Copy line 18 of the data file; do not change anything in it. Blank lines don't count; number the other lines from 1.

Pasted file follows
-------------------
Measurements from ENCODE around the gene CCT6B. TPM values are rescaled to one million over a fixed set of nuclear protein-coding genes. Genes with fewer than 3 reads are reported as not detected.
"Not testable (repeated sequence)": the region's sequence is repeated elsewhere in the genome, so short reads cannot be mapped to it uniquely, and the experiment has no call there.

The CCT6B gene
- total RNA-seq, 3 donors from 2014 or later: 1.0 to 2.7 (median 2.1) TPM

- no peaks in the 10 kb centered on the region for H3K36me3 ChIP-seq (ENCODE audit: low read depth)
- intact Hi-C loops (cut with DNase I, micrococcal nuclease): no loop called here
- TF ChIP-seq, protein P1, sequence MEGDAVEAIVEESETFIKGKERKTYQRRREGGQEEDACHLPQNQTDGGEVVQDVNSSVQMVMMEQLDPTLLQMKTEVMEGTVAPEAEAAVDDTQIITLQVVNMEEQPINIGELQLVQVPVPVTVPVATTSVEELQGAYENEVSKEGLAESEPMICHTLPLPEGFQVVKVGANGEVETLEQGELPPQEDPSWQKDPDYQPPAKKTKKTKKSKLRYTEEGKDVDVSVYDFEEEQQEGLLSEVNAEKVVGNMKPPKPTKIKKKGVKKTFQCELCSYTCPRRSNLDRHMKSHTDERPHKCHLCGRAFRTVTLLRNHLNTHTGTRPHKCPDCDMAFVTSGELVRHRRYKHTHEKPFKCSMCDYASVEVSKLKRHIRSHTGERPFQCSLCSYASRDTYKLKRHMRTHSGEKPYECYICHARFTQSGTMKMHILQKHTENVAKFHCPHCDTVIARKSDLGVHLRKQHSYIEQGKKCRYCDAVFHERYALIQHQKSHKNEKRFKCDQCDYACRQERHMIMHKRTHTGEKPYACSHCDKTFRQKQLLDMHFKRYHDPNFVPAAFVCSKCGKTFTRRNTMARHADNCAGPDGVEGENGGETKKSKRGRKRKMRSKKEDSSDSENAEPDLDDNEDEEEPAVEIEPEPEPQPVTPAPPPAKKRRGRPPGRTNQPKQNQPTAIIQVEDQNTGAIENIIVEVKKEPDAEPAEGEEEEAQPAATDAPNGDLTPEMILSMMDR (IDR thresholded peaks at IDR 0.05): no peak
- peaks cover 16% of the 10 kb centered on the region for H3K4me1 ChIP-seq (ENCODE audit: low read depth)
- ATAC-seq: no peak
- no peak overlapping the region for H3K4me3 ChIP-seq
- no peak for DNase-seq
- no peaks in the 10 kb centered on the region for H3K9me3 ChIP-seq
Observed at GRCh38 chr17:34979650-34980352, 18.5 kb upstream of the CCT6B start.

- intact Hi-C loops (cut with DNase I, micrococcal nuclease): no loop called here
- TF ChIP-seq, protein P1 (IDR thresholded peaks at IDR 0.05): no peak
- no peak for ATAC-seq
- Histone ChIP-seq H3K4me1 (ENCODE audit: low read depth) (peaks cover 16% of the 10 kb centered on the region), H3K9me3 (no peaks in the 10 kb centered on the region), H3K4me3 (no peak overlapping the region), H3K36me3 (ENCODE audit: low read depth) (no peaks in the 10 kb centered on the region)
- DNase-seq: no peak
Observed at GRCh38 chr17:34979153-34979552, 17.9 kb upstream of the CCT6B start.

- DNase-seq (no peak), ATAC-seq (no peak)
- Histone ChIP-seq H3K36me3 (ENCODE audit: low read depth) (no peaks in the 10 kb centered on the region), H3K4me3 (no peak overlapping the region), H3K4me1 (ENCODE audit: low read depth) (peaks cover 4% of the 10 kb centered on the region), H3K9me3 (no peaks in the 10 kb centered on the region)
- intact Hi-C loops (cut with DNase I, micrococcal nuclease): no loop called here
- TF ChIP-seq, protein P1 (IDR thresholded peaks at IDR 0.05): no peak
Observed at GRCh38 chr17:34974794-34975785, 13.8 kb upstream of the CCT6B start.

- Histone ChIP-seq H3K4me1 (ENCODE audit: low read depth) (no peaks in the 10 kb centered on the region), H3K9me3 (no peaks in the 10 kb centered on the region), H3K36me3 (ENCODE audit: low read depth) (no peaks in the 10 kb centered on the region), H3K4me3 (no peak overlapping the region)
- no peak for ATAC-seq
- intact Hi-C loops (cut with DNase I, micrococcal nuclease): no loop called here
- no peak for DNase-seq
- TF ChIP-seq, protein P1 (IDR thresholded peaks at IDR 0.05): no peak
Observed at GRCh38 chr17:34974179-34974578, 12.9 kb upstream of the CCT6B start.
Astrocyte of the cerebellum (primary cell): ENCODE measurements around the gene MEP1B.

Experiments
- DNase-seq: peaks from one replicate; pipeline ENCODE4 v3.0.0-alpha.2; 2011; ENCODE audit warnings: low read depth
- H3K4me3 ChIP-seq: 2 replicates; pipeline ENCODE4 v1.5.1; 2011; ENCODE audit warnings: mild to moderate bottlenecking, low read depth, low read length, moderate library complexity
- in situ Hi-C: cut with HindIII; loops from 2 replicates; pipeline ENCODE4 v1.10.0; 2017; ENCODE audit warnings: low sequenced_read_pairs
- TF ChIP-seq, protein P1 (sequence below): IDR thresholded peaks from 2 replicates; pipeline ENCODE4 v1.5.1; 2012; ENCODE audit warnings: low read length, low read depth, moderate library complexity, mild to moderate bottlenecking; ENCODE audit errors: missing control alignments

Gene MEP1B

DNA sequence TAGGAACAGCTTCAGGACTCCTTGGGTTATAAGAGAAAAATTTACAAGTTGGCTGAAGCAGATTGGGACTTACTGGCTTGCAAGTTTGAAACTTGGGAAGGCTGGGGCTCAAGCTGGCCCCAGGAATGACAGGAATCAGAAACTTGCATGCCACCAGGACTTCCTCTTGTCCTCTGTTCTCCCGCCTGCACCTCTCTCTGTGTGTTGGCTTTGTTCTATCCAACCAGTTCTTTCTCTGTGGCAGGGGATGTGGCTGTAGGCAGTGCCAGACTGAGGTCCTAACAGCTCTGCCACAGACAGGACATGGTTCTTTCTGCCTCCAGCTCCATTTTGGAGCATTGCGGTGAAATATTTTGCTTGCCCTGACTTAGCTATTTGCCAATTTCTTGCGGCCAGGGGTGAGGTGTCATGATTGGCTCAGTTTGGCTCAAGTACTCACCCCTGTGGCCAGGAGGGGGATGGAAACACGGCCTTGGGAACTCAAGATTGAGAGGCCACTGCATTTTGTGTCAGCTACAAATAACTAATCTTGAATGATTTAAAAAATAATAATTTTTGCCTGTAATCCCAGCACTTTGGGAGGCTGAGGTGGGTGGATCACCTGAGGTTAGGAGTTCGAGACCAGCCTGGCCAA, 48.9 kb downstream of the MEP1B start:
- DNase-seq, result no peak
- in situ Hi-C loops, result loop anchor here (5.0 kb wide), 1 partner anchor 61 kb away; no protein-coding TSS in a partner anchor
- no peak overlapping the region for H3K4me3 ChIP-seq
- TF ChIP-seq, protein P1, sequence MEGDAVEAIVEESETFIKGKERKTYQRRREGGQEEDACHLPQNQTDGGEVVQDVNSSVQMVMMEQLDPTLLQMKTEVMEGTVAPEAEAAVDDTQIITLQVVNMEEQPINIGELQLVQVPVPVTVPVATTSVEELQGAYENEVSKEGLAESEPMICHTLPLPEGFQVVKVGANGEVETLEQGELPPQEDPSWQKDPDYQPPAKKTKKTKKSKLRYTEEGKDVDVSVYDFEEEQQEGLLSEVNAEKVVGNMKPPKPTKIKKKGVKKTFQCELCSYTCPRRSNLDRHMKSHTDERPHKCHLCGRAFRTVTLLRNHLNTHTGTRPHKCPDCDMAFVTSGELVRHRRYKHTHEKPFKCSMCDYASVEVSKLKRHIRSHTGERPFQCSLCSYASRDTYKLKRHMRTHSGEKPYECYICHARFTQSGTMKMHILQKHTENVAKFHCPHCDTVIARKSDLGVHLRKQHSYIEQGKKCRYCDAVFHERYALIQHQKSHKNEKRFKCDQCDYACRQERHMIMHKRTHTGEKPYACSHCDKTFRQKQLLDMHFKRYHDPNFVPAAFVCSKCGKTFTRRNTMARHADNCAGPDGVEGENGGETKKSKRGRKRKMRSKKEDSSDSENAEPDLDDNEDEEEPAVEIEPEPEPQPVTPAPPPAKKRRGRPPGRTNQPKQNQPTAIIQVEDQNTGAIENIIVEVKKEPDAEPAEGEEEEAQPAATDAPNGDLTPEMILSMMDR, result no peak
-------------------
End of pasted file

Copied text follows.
- DNase-seq: no peak